[Update, Nov.7,2017] For photos of the events, please go to: https:
Deborah Brautigam Discusses Her Book "Will Africa Feed China?"
About the Book
Is China building a new empire in rural Africa? Few development topics are as controversial and emotionally charged as the belief that the Chinese government is aggressively buying up huge tracts of prime African land to grow food to ship back to China. In Will Africa Feed China? Deborah Bräutigam, one of the world’s leading experts on China and Africa, probes the myths and realities behind the media headlines.
Chinese farming investments are in fact surprisingly limited, and land acquisitions modest. Defying expectations, China actually exports more food to Africa than it imports. Why is the reality of Chinese investment so different from the headlines? Is this picture likely to change? What role will China play as rural Africa moves from subsistence to commercial agriculture, and China builds a portfolio of tools to allow its agribusiness firms to “go global”?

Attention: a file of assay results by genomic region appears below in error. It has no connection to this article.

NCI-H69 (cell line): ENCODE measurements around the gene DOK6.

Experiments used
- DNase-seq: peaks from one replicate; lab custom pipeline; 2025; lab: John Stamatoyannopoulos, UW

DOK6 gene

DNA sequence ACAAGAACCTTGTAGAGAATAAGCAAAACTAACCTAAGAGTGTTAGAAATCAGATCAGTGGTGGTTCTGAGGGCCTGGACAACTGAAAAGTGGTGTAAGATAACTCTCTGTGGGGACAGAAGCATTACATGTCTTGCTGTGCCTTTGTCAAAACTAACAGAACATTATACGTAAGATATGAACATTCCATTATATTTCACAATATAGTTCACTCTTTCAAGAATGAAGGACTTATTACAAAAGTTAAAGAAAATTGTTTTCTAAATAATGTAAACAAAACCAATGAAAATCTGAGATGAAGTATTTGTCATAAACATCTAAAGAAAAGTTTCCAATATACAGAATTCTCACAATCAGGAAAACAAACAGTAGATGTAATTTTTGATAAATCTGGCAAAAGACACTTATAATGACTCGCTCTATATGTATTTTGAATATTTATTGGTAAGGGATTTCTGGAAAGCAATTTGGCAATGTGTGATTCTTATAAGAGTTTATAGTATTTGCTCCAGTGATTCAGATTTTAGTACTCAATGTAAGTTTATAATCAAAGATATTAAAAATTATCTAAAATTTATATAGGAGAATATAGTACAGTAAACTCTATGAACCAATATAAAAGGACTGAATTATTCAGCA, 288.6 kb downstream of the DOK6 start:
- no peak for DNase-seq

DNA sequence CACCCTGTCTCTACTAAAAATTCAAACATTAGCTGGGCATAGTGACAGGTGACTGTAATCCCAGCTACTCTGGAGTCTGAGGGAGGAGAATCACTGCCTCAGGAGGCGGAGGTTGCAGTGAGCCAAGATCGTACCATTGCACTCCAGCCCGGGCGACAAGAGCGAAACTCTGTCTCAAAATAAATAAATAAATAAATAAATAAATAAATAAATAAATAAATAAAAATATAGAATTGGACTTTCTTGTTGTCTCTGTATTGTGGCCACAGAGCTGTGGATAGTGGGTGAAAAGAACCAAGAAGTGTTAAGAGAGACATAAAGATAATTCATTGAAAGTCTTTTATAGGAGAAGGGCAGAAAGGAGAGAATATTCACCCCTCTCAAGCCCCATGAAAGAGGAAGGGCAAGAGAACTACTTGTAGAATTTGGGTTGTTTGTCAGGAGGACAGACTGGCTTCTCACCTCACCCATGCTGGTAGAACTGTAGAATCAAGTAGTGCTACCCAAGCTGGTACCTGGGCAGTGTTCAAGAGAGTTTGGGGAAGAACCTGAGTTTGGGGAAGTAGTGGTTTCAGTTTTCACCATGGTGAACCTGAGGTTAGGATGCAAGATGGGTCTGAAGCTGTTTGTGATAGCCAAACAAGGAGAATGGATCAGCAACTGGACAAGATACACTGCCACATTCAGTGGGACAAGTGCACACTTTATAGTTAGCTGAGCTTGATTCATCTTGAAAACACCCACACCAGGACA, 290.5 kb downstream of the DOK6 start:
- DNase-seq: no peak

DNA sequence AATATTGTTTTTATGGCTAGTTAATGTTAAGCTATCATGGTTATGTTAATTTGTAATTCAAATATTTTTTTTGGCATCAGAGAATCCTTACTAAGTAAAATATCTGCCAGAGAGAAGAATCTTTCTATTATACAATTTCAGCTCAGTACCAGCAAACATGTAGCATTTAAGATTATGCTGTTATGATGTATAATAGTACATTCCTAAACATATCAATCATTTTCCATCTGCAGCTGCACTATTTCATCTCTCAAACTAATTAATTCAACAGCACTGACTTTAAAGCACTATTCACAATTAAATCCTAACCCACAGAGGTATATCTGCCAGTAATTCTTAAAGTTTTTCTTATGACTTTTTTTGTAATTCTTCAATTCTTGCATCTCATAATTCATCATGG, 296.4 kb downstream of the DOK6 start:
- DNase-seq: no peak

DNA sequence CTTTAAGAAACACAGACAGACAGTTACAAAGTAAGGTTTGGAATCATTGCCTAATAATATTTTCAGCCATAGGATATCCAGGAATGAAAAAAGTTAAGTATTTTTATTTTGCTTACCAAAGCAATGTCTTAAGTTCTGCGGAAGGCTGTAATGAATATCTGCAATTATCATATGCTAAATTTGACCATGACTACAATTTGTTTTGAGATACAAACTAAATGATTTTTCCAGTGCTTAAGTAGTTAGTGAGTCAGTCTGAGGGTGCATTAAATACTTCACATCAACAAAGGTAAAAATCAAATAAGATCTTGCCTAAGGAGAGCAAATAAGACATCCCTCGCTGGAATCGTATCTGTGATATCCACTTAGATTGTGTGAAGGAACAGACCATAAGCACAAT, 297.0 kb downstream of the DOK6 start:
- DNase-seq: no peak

Will Africa Feed China? answers these questions as it sheds new light on China’s evolving global quest for food security and Africa’s possibilities for structural transformation.
This video is also available on the USCI YouTube Channel.
About the Author
Deborah Bräutigam is the Bernard L. Schwartz Professor of Political Economy, Director of the International Development Program, and Director of the China Africa Research Initiative at Johns Hopkins University’s School of Advanced International Studies. Her most recent books are The Dragon’s Gift: The Real Story of China in Africa (2010) and Will Africa Feed China? (2015). Before joining SAIS in 2012, she taught at Columbia University and American University. Bräutigam’s teaching and research focus on international development strategies, governance, and foreign aid. Journalists, government agencies, and international organizations frequently turn to her for analysis and advice.
The USC U.S.-China Institute presents a book talk by Scott Tong and a unique perspective on the transitions in China through the eyes of regular people.